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Though he was born and educated in England, Thomas Cole,  his work was quintessentially American. Not only did his realist landscapes determine, in large measure, the trajectory of American painting in the 19th Century, they helped shape how a young nation came to view the Western Frontier.

A Rocky Glen (Thomas Cole - 1846)

In the days before we were bombarded with imagery, a century before Television, when even newspapers contained nary a photograph, Americans got their “news” through the work of painters, illustrators, and engravers. Cole and his artistic progeny, first the Hudson River School and later the artists who swarmed over the American West, were the eyes through which we saw our wilderness landscape. Those eyes showed us beauty without limits, but what we saw was, in the final analysis, a storehouse of wealth to exploit without restraint. That probably wasn’t Cole’s intent, but its is his legacy.

Cole never really traveled beyond the tamed, civilized wilderness of the Eastern United States. He left it to his successors, like Moran and Bierstadt, to explore the trackless expanses beyond the Mississippi River. When those other artists traveled West, Cole’s spirit went with them. American landscapes of the period leaned toward large, if not in size than at least in scope. People, if they were in the frame at all, were generally tiny in order to emphasize the scale of the chosen vista. Collectively these artists created an American ideal that exists in our consciousness to this day. Their contribution to our identity is incalculable.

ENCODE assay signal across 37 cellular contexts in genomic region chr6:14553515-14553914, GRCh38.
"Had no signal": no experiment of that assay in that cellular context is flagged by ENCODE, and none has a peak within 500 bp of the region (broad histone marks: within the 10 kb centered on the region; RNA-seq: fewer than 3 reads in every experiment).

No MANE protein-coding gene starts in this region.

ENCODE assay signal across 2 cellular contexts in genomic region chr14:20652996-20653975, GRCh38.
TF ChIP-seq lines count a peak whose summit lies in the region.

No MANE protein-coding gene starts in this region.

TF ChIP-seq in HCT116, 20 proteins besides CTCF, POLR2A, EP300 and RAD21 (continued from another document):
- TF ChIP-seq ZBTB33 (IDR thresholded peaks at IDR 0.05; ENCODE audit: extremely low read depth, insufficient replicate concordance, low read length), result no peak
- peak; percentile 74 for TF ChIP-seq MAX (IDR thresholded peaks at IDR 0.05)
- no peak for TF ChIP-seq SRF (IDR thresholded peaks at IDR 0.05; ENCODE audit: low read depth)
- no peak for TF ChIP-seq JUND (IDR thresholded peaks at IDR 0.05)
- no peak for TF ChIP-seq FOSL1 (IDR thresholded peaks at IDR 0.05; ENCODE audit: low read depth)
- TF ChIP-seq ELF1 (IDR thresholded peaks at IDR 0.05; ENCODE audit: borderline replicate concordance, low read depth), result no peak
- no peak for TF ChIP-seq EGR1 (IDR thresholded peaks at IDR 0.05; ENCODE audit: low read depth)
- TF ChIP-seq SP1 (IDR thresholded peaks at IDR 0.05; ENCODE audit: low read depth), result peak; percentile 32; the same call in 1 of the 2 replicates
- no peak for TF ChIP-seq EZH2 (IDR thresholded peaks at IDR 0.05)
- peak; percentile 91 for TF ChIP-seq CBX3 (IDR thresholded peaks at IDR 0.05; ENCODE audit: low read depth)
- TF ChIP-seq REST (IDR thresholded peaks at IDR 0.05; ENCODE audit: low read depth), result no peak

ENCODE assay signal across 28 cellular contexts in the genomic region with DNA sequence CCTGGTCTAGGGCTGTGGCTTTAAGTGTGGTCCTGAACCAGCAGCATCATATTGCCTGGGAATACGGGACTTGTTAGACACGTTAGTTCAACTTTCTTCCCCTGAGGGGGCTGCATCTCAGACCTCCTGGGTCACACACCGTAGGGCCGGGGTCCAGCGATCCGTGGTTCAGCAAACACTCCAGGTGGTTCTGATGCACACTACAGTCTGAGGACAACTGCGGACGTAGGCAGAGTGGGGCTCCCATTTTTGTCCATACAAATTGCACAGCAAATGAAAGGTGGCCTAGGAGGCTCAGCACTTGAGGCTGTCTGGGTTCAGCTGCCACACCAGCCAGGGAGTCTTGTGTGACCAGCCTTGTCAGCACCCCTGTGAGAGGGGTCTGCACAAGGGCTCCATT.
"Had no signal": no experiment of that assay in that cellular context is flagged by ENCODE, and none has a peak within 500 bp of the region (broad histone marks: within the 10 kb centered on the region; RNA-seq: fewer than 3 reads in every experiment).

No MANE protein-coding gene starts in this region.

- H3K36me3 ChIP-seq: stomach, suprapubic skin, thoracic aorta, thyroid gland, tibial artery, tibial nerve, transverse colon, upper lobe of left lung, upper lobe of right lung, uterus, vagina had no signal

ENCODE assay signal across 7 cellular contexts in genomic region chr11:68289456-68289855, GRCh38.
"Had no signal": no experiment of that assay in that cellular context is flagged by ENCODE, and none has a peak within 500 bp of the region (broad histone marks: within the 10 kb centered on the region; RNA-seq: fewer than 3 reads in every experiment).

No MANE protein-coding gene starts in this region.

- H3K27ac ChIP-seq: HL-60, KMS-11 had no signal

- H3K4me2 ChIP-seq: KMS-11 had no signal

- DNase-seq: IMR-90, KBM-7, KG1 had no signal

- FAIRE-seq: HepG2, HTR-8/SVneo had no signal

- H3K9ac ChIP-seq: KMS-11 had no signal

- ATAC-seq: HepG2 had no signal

Niagara Falls (Thomas Cole-1830)

I had the exquisite experience last year of standing in a large gallery stuffed with 19th Century American landscapes at the Detroit Institute of Art late last year (DIA has over 2000 works by Cole in it’s collection, mostly drawings). It was moving in a way that was pretty difficult to describe, but whatever it was that I was feeling was enhanced by understanding of just how significant this room full of paintings had been in the development of MY country, My America.

American Lake Scene (Thomas Cole-1844)

It’s surprising in a way the very best piece I’ve ever seen about the work and importance of the American Realists of the 19th Century comes from an Australian, Robert Hughes, in his book American Visions: The Epic History of Art in America, a book I highly recommend even to people with only a passing interest in art. As a critic, Hughes is both highly capable and highly opinionated. I think the fact that a number of living American artists detest him is a compelling recommendation of his work. Anyway, he had this to say about the work of Cole and his successors

“It was pure, and pointed to it’s Creator. The wilderness, for nineteenth-century American artists, is mostly stress-free. Its God is an American God whose Gospel is Manifest Destiny. It is pious and full of uplift. No wonder it was so quickly absorbed as metaphor of religious experience by the first mass audience American art was to reach. It dovetailed so well for the piety of its time.” (American Visions: The Epic History of Art in America: Robert Hughes (1997), 140-41)

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  1. […] landscapes lack the theatricality that we find in the 19th-Century American landscapes of Cole or Church, but the idea that simple landscapes were suitable subject matter for serious painting was […]

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